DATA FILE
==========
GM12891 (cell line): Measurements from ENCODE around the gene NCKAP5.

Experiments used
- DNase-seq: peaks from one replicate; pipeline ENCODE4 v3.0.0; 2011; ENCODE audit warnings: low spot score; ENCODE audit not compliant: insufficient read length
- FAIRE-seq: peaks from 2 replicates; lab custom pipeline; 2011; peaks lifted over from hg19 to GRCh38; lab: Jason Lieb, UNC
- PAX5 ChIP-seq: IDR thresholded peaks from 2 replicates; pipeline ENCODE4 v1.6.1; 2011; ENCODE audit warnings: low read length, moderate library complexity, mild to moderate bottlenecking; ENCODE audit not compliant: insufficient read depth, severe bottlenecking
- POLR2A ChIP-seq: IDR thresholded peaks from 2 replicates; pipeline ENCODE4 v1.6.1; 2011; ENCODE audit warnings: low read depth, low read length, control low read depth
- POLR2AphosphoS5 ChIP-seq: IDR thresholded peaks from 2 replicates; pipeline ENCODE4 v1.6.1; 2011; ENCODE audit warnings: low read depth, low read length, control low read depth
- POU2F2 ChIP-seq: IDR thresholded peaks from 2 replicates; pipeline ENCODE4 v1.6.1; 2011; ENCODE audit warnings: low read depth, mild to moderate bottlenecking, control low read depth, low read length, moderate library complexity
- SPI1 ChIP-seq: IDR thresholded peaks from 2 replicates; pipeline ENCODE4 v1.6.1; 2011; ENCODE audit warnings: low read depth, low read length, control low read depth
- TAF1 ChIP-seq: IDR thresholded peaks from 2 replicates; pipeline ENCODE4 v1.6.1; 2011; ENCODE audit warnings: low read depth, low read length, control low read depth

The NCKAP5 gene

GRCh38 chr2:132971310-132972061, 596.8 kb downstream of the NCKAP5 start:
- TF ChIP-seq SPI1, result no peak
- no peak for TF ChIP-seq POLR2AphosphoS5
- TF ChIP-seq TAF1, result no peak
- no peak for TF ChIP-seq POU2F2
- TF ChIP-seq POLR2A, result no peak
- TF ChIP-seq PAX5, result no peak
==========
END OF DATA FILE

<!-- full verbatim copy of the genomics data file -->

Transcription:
GM12891 (cell line): Measurements from ENCODE around the gene NCKAP5.

Experiments used
- DNase-seq: peaks from one replicate; pipeline ENCODE4 v3.0.0; 2011; ENCODE audit warnings: low spot score; ENCODE audit not compliant: insufficient read length
- FAIRE-seq: peaks from 2 replicates; lab custom pipeline; 2011; peaks lifted over from hg19 to GRCh38; lab: Jason Lieb, UNC
- PAX5 ChIP-seq: IDR thresholded peaks from 2 replicates; pipeline ENCODE4 v1.6.1; 2011; ENCODE audit warnings: low read length, moderate library complexity, mild to moderate bottlenecking; ENCODE audit not compliant: insufficient read depth, severe bottlenecking
- POLR2A ChIP-seq: IDR thresholded peaks from 2 replicates; pipeline ENCODE4 v1.6.1; 2011; ENCODE audit warnings: low read depth, low read length, control low read depth
- POLR2AphosphoS5 ChIP-seq: IDR thresholded peaks from 2 replicates; pipeline ENCODE4 v1.6.1; 2011; ENCODE audit warnings: low read depth, low read length, control low read depth
- POU2F2 ChIP-seq: IDR thresholded peaks from 2 replicates; pipeline ENCODE4 v1.6.1; 2011; ENCODE audit warnings: low read depth, mild to moderate bottlenecking, control low read depth, low read length, moderate library complexity
- SPI1 ChIP-seq: IDR thresholded peaks from 2 replicates; pipeline ENCODE4 v1.6.1; 2011; ENCODE audit warnings: low read depth, low read length, control low read depth
- TAF1 ChIP-seq: IDR thresholded peaks from 2 replicates; pipeline ENCODE4 v1.6.1; 2011; ENCODE audit warnings: low read depth, low read length, control low read depth

The NCKAP5 gene

GRCh38 chr2:132971310-132972061, 596.8 kb downstream of the NCKAP5 start:
- TF ChIP-seq SPI1, result no peak
- no peak for TF ChIP-seq POLR2AphosphoS5
- TF ChIP-seq TAF1, result no peak
- no peak for TF ChIP-seq POU2F2
- TF ChIP-seq POLR2A, result no peak
- TF ChIP-seq PAX5, result no peak